Board orders police to re-hire officer Frashour

Credit: Courtesy: Campbell family

Aaron Campbell, 25, was shot in the back by a police officer on the day his brother died from complications related to a heart transplant.

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by KGW.com Staff

kgw.com

Posted on September 24, 2012 at 2:07 PM

Updated Wednesday, Oct 30 at 6:31 AM

PORTLAND -- The Oregon Employment Relations Board has ordered Portland police to reinstate the officer fired after the shooting of Aaron Campbell in January, 2010.

Mayor Sam Adams said he wants to appeal their decision.

Back in March, a union arbitrator ruled that officer Ronald Frashour should be reinstated and compensated for lost wages.

Frashour fired a rifle at 25-year-old Campbell, hitting him once in the back in the parking lot of a Northeast Portland apartment building.

Background: Officer firing recommended over Campbell shooting

Frashour was fired for unsatisfactory performance and violation of the deadly physical force directive in November, 2010.  He filed a grievance and in late March, arbitrator Jane Wilkinson ruled in his favor, saying he should be reinstated as a police officer.

Click here to read the arbitrator's decision (PDF)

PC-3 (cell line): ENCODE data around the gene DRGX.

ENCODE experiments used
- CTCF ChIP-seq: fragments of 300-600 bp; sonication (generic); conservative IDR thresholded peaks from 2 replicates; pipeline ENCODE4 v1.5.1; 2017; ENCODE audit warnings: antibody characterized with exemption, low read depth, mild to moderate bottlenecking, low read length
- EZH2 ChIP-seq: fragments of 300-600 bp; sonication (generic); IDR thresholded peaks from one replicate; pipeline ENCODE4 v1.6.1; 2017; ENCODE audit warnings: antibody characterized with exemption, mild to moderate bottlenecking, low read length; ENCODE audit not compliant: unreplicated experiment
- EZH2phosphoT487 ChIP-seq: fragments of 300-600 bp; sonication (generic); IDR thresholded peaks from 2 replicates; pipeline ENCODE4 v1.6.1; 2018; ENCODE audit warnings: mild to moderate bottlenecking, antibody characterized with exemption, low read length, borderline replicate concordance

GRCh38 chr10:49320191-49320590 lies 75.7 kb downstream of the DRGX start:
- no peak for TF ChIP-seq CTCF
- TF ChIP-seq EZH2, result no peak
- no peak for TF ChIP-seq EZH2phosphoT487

Soon after, Mayor Sam Adams announced he would not re-hire Frashour, even after the ruling. He said said police officers must be held accountable if they fail to follow bureau policies.

The mayor also went on to state that, under Oregon law 243.706(1), he felt the city had sufficient legal grounds to challenge the reinstatement of officer Frashour and as police commissioner, he has decided not to follow the arbitrator's ruling.

Following the state board's announcement on Monday, the mayor restated his opinion that Frashour should not be re-hired. He said he will recommend to commissioners to appeal this decision and take it to a court of law.

"It is time we test what we believe to be true: that the City Council and Police Commissioner, along with the Chief of Police, should be the ones who set the code of conduct and discipline for our Police Bureau, not unions or its connected institutions," Adams said. "I will consult with my council colleagues and I hope that they will feel as strongly as I do that we need to take this case to a court of law to get the hearing that it deserves."

The City of Portland has 30 days to respond to the state board's order.

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